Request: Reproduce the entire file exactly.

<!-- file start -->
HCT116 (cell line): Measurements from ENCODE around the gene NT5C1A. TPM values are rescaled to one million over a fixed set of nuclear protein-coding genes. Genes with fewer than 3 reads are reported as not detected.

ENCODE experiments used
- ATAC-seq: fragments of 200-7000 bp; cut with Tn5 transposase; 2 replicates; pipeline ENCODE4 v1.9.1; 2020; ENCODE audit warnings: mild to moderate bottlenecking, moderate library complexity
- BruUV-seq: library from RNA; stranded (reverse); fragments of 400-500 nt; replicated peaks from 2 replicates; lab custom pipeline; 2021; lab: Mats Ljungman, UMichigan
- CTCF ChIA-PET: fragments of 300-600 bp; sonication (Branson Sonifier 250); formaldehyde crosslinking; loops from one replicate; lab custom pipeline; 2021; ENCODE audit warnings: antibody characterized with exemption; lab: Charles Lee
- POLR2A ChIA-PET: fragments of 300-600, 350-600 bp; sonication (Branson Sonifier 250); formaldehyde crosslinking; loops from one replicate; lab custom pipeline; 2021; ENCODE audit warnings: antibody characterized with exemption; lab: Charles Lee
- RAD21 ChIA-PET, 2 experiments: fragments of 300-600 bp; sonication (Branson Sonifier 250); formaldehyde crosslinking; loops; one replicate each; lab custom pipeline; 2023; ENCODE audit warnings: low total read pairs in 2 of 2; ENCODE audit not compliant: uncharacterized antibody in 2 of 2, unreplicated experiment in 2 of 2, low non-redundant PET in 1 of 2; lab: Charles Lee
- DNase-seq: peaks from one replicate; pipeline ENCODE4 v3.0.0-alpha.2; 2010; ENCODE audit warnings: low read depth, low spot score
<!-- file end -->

HCT116 (cell line): Measurements from ENCODE around the gene NT5C1A. TPM values are rescaled to one million over a fixed set of nuclear protein-coding genes. Genes with fewer than 3 reads are reported as not detected.

ENCODE experiments used
- ATAC-seq: fragments of 200-7000 bp; cut with Tn5 transposase; 2 replicates; pipeline ENCODE4 v1.9.1; 2020; ENCODE audit warnings: mild to moderate bottlenecking, moderate library complexity
- BruUV-seq: library from RNA; stranded (reverse); fragments of 400-500 nt; replicated peaks from 2 replicates; lab custom pipeline; 2021; lab: Mats Ljungman, UMichigan
- CTCF ChIA-PET: fragments of 300-600 bp; sonication (Branson Sonifier 250); formaldehyde crosslinking; loops from one replicate; lab custom pipeline; 2021; ENCODE audit warnings: antibody characterized with exemption; lab: Charles Lee
- POLR2A ChIA-PET: fragments of 300-600, 350-600 bp; sonication (Branson Sonifier 250); formaldehyde crosslinking; loops from one replicate; lab custom pipeline; 2021; ENCODE audit warnings: antibody characterized with exemption; lab: Charles Lee
- RAD21 ChIA-PET, 2 experiments: fragments of 300-600 bp; sonication (Branson Sonifier 250); formaldehyde crosslinking; loops; one replicate each; lab custom pipeline; 2023; ENCODE audit warnings: low total read pairs in 2 of 2; ENCODE audit not compliant: uncharacterized antibody in 2 of 2, unreplicated experiment in 2 of 2, low non-redundant PET in 1 of 2; lab: Charles Lee
- DNase-seq: peaks from one replicate; pipeline ENCODE4 v3.0.0-alpha.2; 2010; ENCODE audit warnings: low read depth, low spot score